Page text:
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  • The yield of rubber varies, but it is stated on an average to be Io lb of rubber per tree, and if carefully tapped one tree will yield this amount for many years in succession.
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  • Ever since plantations of Hevea have been made on an increasing scale in the Straits Settlements, the Federated Malay States and in Ceylon, and at the present time rubber plantations form the principal industry in these colonies.
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  • A large number of plantations in British Malaya and Ceylon are now actively exporting increasing quantities of rubber.
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  • It may be estimated that between one and two million acres of land in the different countries referred to have been already appropriated for rubber plantations.
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  • In many plantations besides catch crops (cassava, sesame, ground-nuts, &c.) other crops, such as tea, coffee, cocoa and tobacco, are grown with rubber.
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  • It is improbable, except in the early stages of the rubber tree, that this procedure will succeed; the rubber will ultimately dominate the position to the detriment and ultimate extinction of the other crop, whilst the growth of the rubber tree will be retarded.
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  • The experience of planters in general is in favour of the complete removal of weeds from a rubber plantation.
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  • These disadvantages are at their maximum when the rubber trees are quite young.
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  • Another disadvantage of uncovered soil in a plantation of young rubber trees is that the ground under the heat of a tropical sun rapidly loses its moisture.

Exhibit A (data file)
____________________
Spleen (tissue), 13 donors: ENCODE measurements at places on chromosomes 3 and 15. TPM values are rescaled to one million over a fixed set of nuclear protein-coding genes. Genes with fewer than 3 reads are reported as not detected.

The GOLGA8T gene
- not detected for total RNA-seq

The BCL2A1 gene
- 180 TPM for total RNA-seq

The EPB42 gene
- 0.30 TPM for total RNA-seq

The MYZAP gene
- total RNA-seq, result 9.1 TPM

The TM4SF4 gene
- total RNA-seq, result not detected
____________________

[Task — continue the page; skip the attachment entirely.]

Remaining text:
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  • One of the most important subjects in connexion with rubber plantations is the method to be adopted in tapping the trees for latex.
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  • The cost of clearing forest land and planting with rubber in Ceylon is estimated at about 100 Rs.
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  • The point of next importance is the coagulation of the latex so as to produce rubber in the form and of the quality required by the manufacturer.
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  • It is, however, important to remember that rough as these native methods are they result in the production of rubber which commands the highest price.
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  • The coagulated rubber separates as a mass of spongy caoutchouc. If the coagulation has been effected in shallow dishes, the rubber is obtained in a thin cake of similar shape known as a " biscuit."
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  • The rubber thus formed is washed and dried.
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  • The coagulated rubber separated from the watery fluid is cut up into small pieces and passed through the grooved rollers of the washing machine, from which it issues in sheets, long crinkled ribbons or " crepe," which are then dried in hot air chambers or in a vacuum dryer, by which means the water is dissipated at a lower temperature.
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  • In order to prevent decomposition of any proteid impurity which may remain incorporated with the rubber, the freshly coagulated rubber is sometimes cured in the smoke of burning wood or a small quantity of an antiseptic such as creosote is added during coagulation.
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  • Plantation rubber comes into commerce in the form of the crinkled ribbons known as crepe, in sheets or biscuits, and sometimes in large blocks made by compressing the crepe rubber.